Published originally in 1936 Dale Carnegie created a fantastic handbook about improvement of human relationships. This book is organized in four parts and each part is divided into techniques, making it very easy to understand.
Mr. Carnegie’s techniques are commonly used in other books, however there are a couple that I found most interesting and helpful. In part one, technique number 2: “The Big Secret of Dealing with People” explains how every person knows something you don’t, and how it’s important you seek to learn that in every interaction. Not only will you gain knowledge, you will make the other person feel important and appreciated.
In part two: “Ways to Make People Like You Instantly”, this technique made the best impact on me. It is not about trying to please everyone or be the nicest person around, it is a sincere expression of kindest to people around you. Pay attention to people, make them feel important to you and learn to really mean it. Remember, everyone has something special that only they can share with you. Viewing people around you like who they are, special in their essence, will make you give them your sincere admiration.
In the third part of the book, I found technique number 1: “You Can’t Win an Argument”. Most often than not, arguments make someone feels embarrassed, uncomfortable and hurt. So even if technically you “won” the argument, the resentment the other person feels towards you will prevent future positive interaction. The author suggests that it’s best if we avoid arguments and learn to control our emotions. Furthermore, in technique number 3: “If you are wrong, admit it” the author suggests that we should be prompt to admit when we are wrong. Trying to “dance around it or sugar coat it” will only make us look bad at the end.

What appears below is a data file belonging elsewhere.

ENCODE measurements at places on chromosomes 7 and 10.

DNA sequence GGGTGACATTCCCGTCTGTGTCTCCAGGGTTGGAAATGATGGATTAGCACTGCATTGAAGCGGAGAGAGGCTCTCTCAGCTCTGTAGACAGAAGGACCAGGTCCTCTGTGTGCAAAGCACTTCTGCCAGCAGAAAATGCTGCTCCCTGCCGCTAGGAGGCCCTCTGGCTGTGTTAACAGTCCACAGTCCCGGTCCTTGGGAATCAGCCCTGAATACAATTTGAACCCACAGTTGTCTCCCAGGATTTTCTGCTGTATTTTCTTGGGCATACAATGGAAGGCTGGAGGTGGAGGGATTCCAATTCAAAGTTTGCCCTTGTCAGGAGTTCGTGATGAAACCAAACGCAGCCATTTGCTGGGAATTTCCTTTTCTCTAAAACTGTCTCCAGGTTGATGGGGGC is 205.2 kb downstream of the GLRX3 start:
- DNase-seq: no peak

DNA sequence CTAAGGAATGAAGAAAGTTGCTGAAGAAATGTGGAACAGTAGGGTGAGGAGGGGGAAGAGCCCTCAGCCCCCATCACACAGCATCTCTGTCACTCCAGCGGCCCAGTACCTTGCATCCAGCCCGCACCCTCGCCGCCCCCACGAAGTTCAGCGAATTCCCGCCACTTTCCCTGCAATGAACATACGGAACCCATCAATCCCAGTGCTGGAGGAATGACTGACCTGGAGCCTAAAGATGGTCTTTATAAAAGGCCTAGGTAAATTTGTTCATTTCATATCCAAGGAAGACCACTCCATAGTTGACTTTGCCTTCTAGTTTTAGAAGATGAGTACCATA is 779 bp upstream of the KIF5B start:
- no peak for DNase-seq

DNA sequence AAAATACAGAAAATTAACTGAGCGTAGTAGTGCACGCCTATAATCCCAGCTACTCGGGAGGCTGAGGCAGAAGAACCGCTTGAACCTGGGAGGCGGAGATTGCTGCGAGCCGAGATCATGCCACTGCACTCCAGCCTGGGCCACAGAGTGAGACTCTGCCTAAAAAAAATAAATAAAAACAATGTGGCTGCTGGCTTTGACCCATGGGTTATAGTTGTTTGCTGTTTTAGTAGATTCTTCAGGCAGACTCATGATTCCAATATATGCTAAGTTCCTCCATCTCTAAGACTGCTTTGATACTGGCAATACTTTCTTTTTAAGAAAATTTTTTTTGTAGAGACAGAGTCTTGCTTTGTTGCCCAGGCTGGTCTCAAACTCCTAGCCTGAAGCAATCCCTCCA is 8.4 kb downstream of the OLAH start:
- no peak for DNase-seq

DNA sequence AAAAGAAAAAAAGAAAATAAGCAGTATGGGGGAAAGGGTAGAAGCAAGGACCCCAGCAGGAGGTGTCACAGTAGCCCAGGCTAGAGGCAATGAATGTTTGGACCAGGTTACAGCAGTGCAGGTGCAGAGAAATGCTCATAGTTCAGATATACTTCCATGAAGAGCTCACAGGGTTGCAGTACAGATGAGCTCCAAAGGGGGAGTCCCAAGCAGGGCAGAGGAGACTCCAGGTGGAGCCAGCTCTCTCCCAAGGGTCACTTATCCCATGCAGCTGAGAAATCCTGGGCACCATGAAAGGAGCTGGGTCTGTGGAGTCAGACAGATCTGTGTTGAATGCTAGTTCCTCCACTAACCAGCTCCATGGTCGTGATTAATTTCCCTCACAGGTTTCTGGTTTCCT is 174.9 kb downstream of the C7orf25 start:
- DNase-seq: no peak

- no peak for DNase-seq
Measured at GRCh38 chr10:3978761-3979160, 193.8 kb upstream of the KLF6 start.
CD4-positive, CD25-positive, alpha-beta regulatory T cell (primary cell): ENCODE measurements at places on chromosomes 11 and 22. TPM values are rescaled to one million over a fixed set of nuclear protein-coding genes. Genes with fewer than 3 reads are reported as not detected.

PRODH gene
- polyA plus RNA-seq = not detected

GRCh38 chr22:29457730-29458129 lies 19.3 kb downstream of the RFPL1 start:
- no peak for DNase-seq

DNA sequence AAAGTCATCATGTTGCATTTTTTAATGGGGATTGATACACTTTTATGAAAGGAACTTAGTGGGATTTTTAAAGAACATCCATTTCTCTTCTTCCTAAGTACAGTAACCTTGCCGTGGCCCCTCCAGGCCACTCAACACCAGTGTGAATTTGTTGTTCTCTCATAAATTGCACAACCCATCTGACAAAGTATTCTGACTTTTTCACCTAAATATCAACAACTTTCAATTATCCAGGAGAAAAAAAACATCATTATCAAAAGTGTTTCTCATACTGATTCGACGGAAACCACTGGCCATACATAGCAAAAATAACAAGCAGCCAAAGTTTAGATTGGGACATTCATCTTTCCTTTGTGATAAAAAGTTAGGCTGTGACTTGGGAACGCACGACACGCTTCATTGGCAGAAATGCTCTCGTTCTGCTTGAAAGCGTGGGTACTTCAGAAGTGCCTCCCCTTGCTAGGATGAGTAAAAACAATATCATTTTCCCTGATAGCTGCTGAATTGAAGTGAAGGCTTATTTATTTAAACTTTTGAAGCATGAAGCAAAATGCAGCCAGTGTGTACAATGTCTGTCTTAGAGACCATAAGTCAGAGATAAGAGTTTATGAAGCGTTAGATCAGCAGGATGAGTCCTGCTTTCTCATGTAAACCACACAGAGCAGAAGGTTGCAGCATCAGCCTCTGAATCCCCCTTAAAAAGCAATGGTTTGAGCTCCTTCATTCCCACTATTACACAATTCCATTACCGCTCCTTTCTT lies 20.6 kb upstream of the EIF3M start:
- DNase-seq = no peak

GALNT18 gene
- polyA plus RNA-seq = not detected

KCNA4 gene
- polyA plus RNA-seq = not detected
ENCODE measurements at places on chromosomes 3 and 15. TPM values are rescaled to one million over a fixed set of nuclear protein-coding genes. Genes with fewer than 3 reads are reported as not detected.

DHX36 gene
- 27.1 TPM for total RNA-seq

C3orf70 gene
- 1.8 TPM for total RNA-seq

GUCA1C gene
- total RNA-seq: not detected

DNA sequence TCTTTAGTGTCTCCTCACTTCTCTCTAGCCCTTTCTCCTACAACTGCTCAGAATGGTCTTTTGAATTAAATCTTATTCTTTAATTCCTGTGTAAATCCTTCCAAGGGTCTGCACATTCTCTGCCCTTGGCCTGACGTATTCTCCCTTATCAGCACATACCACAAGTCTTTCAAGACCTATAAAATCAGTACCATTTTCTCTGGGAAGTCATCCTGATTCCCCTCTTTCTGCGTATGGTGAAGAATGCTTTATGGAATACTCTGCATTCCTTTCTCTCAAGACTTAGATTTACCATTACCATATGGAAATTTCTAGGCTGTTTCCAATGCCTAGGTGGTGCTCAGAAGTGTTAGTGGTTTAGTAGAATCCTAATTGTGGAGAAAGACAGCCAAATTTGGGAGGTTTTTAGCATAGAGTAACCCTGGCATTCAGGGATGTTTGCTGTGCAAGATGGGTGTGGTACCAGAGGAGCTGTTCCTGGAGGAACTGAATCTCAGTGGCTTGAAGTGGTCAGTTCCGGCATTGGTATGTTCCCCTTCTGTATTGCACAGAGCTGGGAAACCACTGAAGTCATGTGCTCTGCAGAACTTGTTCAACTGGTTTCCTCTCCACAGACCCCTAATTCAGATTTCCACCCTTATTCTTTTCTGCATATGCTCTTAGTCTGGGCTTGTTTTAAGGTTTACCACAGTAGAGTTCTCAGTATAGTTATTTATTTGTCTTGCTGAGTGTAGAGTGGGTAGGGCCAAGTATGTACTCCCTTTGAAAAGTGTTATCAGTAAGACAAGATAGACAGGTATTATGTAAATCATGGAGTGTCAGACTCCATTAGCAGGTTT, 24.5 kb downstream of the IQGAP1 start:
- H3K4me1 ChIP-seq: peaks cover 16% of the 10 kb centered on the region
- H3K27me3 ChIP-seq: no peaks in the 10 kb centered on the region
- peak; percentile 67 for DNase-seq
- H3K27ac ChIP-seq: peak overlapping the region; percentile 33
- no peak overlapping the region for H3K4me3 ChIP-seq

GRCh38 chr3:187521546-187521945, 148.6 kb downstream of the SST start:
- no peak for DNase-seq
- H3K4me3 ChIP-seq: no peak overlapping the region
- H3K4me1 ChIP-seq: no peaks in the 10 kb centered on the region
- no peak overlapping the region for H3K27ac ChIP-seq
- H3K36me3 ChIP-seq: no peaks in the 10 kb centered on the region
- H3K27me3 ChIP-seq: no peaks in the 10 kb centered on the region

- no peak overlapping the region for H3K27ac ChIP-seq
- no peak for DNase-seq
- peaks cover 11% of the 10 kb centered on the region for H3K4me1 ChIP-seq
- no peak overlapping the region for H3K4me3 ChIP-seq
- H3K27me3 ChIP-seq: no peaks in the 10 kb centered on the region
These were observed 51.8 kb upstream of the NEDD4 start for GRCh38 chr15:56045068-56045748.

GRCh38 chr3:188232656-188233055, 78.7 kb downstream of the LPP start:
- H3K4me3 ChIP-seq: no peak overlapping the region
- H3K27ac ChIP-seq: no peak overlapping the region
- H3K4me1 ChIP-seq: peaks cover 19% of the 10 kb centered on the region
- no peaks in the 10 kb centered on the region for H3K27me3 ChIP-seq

During the explanation of how to become a great leader, we move to Part Four, and technique 4: “No One Likes to Take Orders”. In order to become a great leader, you should engage people to see the situation the same way you do. Instead of rushing people to finish a task, take some time and help them visualize the situation at hand. Let them feel your sense of urgency and help them understand how it will affect them and the company, positively, if they make an effort to finish any given task on time.
The only thing we will accomplish with criticism is to make people strive at justifying themselves. Any one of us can be extremely successful at criticism, however it takes character and self-control to be an understanding and forgiving person.
The book’s overall teaching consisted of learning the ability to get the other person’s point of view and see things from that person’s angle as well as from our own.
NOTE: Bailey & Oliver Law Firm has a reading program and an office library full of many great books. Our mission is to inspire, train, and mentor our work family to improve ourselves and client services.
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